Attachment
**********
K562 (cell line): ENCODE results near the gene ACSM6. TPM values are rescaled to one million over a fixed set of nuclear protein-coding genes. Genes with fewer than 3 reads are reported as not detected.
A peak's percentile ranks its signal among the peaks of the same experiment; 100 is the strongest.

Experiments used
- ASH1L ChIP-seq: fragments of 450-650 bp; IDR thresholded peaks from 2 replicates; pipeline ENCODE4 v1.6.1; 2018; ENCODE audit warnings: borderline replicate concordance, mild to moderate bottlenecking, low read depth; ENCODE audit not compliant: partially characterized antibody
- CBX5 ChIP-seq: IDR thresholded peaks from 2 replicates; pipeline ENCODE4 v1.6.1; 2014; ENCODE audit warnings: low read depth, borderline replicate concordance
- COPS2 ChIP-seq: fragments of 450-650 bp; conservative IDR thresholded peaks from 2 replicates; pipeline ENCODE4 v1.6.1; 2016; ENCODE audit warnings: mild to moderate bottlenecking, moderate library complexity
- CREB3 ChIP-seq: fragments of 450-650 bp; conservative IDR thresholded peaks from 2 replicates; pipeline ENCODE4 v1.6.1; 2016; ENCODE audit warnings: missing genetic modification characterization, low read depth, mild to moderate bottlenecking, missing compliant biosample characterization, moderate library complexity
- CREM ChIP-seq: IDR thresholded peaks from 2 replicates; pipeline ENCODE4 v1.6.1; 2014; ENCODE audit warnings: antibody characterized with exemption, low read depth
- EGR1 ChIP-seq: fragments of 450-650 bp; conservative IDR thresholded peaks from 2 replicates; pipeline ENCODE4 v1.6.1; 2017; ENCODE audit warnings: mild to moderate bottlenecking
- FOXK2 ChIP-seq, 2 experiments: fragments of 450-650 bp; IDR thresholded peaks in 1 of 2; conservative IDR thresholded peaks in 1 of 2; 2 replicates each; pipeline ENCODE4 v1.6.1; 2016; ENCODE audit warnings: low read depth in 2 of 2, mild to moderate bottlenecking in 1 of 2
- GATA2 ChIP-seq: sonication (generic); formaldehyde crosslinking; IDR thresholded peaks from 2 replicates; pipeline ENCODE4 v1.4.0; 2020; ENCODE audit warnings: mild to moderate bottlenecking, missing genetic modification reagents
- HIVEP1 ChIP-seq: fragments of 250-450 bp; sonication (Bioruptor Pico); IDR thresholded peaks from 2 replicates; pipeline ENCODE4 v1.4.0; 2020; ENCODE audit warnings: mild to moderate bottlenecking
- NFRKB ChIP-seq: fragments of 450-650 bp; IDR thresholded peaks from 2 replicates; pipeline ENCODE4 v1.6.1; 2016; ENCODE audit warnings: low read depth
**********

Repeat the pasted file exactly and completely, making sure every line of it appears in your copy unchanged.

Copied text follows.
K562 (cell line): ENCODE results near the gene ACSM6. TPM values are rescaled to one million over a fixed set of nuclear protein-coding genes. Genes with fewer than 3 reads are reported as not detected.
A peak's percentile ranks its signal among the peaks of the same experiment; 100 is the strongest.

Experiments used
- ASH1L ChIP-seq: fragments of 450-650 bp; IDR thresholded peaks from 2 replicates; pipeline ENCODE4 v1.6.1; 2018; ENCODE audit warnings: borderline replicate concordance, mild to moderate bottlenecking, low read depth; ENCODE audit not compliant: partially characterized antibody
- CBX5 ChIP-seq: IDR thresholded peaks from 2 replicates; pipeline ENCODE4 v1.6.1; 2014; ENCODE audit warnings: low read depth, borderline replicate concordance
- COPS2 ChIP-seq: fragments of 450-650 bp; conservative IDR thresholded peaks from 2 replicates; pipeline ENCODE4 v1.6.1; 2016; ENCODE audit warnings: mild to moderate bottlenecking, moderate library complexity
- CREB3 ChIP-seq: fragments of 450-650 bp; conservative IDR thresholded peaks from 2 replicates; pipeline ENCODE4 v1.6.1; 2016; ENCODE audit warnings: missing genetic modification characterization, low read depth, mild to moderate bottlenecking, missing compliant biosample characterization, moderate library complexity
- CREM ChIP-seq: IDR thresholded peaks from 2 replicates; pipeline ENCODE4 v1.6.1; 2014; ENCODE audit warnings: antibody characterized with exemption, low read depth
- EGR1 ChIP-seq: fragments of 450-650 bp; conservative IDR thresholded peaks from 2 replicates; pipeline ENCODE4 v1.6.1; 2017; ENCODE audit warnings: mild to moderate bottlenecking
- FOXK2 ChIP-seq, 2 experiments: fragments of 450-650 bp; IDR thresholded peaks in 1 of 2; conservative IDR thresholded peaks in 1 of 2; 2 replicates each; pipeline ENCODE4 v1.6.1; 2016; ENCODE audit warnings: low read depth in 2 of 2, mild to moderate bottlenecking in 1 of 2
- GATA2 ChIP-seq: sonication (generic); formaldehyde crosslinking; IDR thresholded peaks from 2 replicates; pipeline ENCODE4 v1.4.0; 2020; ENCODE audit warnings: mild to moderate bottlenecking, missing genetic modification reagents
- HIVEP1 ChIP-seq: fragments of 250-450 bp; sonication (Bioruptor Pico); IDR thresholded peaks from 2 replicates; pipeline ENCODE4 v1.4.0; 2020; ENCODE audit warnings: mild to moderate bottlenecking
- NFRKB ChIP-seq: fragments of 450-650 bp; IDR thresholded peaks from 2 replicates; pipeline ENCODE4 v1.6.1; 2016; ENCODE audit warnings: low read depth